Regarding antimicrobial susceptibility testing of the eight N. gonorrhoeae isolates, antimicrobial resistance was detected to penicillin in 62.5% of isolates (95% CI: 28.95-96.05), tetracycline in 50% of isolates (95% CI: 15.35-84.65), ampicillin in 25% of isolates (95% CI: −5.01 to 55.01), amoxycillin-clavulinic acid in 25% of isolates (95% CI: −5.01 to 55.01) and ciprofloxacin in 37.5% of isolates (95% CI: 3.95-71.05). The organism was fully susceptible to cefepime, ceftriaxone, ceftazidime, spectinomycin, and cefuroxime.
| Discussion|| |
STDs are a major global cause of acute illness with severe medical and psychological consequences for millions of men, women and children. Despite the tracking difficulties, the estimated global annual incidence of curable sexually transmitted infections (STIs), excluding HIV and viral hepatitis, is 333 million cases, of which chlamydial infections represent 89 million cases while gonococcal infections represent 62 million cases. 
Information about STIs in Islamic countries is notably limited. Nongonococcal urethritis, trichomoniasis, and gonococcal urethritis are the most commonly reported STIs in Saudi Arabia.  The average annual incidence of nongonococcal urethritis and gonorrhea per 100,000 total population from 1995 to 1999 was 12.8 and 4.9, respectively. 
The prevalence of chlamydial genital infection in women varies in different groups and communities. The incidence of such infection in asymptomatic unselected pregnant women varies from 4 to 21%. Only a few studies done in Saudi Arabia have been reported in the literature. In this study, 10.5% of randomly selected pregnant women were positive for C. trachomatis antigen. These results are more or less in keeping with other studies done in Saudi Arabia. , However, Ghazi et al.  reported 1.5% seroprevalence of C. trachomatis IgM among a group of randomly selected Saudi pregnant women. Considering IgM as an indicator for current infection, these results are in contrary to ours, which may be due to the difference in the detection technique used.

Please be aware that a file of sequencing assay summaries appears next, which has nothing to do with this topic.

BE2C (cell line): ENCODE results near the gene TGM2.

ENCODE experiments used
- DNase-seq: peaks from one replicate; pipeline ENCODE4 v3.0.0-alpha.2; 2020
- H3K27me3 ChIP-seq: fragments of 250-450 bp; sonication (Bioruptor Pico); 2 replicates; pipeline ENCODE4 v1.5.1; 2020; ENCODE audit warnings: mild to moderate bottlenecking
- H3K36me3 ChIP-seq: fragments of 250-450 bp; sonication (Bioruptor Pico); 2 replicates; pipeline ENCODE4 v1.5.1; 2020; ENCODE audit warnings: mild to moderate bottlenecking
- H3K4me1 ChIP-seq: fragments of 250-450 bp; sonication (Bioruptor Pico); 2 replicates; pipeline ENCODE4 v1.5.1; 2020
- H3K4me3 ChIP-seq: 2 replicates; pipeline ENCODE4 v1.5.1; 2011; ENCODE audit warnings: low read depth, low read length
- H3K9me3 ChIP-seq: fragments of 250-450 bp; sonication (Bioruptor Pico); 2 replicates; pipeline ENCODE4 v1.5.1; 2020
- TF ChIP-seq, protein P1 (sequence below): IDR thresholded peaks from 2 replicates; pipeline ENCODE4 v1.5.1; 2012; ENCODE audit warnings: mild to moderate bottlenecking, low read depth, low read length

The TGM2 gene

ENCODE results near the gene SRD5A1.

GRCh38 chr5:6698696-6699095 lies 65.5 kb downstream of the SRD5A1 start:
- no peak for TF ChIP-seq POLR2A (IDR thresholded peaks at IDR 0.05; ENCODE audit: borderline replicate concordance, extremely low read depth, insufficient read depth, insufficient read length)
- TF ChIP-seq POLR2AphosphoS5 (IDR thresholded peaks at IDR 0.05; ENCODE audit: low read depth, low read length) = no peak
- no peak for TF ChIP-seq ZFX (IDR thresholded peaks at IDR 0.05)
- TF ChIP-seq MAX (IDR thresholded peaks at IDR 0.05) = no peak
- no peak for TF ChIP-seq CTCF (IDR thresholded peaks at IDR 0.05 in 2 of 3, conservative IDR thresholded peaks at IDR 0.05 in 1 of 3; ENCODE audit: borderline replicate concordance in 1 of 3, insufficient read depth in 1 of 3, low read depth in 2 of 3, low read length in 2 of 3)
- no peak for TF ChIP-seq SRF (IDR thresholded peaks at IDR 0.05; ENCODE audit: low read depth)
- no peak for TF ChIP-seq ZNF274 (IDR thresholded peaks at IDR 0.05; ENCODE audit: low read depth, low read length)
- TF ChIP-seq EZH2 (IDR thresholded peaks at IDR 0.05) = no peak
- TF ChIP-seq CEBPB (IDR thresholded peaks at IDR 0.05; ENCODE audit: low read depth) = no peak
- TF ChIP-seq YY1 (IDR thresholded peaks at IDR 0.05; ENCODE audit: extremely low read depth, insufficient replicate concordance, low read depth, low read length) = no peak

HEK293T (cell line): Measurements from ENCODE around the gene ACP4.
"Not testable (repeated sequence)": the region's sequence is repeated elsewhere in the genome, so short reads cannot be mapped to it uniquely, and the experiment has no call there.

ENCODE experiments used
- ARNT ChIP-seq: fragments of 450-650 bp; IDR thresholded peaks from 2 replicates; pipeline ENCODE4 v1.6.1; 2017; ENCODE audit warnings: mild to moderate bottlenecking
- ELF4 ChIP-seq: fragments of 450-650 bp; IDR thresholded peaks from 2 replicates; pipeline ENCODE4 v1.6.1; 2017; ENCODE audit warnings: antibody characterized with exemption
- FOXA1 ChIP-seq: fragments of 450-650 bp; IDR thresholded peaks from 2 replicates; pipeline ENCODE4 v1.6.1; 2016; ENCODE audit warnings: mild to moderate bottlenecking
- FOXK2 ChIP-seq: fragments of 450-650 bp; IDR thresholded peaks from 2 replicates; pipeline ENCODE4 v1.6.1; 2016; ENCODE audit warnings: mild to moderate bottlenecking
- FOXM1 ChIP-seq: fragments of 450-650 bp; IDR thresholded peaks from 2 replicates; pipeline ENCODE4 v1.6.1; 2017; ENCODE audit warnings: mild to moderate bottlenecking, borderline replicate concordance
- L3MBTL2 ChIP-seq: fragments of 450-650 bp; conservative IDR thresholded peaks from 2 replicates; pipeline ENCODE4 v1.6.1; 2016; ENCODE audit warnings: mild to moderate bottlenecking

Screening of pregnant women was performed in different countries. The prevalence rates detected were 2.9% in north Ireland,  9% in Zaire,  14% in USA,  4.8% in New Zealand,  and 4.2% in Japan. These differences in the detection rates may be due to difference in cultures and social behaviors, and/or varying sensitivity of the detection techniques used, including the number of body sites sampled and the number of passages in case of diagnosis by tissue culture.
In this study, the mean age of positive cases was significantly higher than that of negative ones, being 34.2 versus 29.3 years. Similar finding was reported by Rastogi (25.8 versus 23.6 years).  However, the mean age of Chlamydia positive cases in the present study is higher than that reported in the literature, , where cervical infection is common in younger age groups. This is probably because in developed countries females are sexually active at a younger age.
In the present study, a significantly higher detection rate of chlamydial infection (13.7%) was observed among multigravidae compared to primigravidae (0.0% detection rate) as well as among multipara (12.9%) compared to nullipara (4.0%). The probability of getting the infection was found to be increased by 1.37 times with each increase by 1 in gravidity. Similar results were obtained from other studies which demonstrated a higher rate of infection among multigravidae compared to primigravidae (22.3% versus 20.3% and 23.8% versus 18.6%) , and among multipara compared to nullipara (0.92% versus 0.68%).  However, Shimano documented that the prevalence of C. trachomatis infection was significantly higher among women with no history of delivery. 
It has been documented that history of previous abortions suggests a higher risk for C. trachomatis infection.  Similarly, in the present study, 25% of women with a past history of abortion were positive for C. trachomatis antigen compared to 6.7% of those without such a history.
In this study, there were limitations to the interpretation of other risk factors such as socioeconomic status and previous STIs as no complete data could be retrieved.
With regard to the control group, 34.4% of females attending gynecology clinic were positive for C. trachomatis antigen. Similarly, Massoud et al.  detected anti chlamydial antibodies in the sera of 35% of female patients attending gynecological clinic, using the immunofluorescence test. On the other hand, El-Sheikh et al.  diagnosed C. trachomatis infection in the cervix uteri of 5.5% of gynecological patients and Jamjoom et al.  using culture, reported only 0.5% positivity. The contradiction between the results of these studies and our results may be due to the different techniques used and/or the different sample sizes.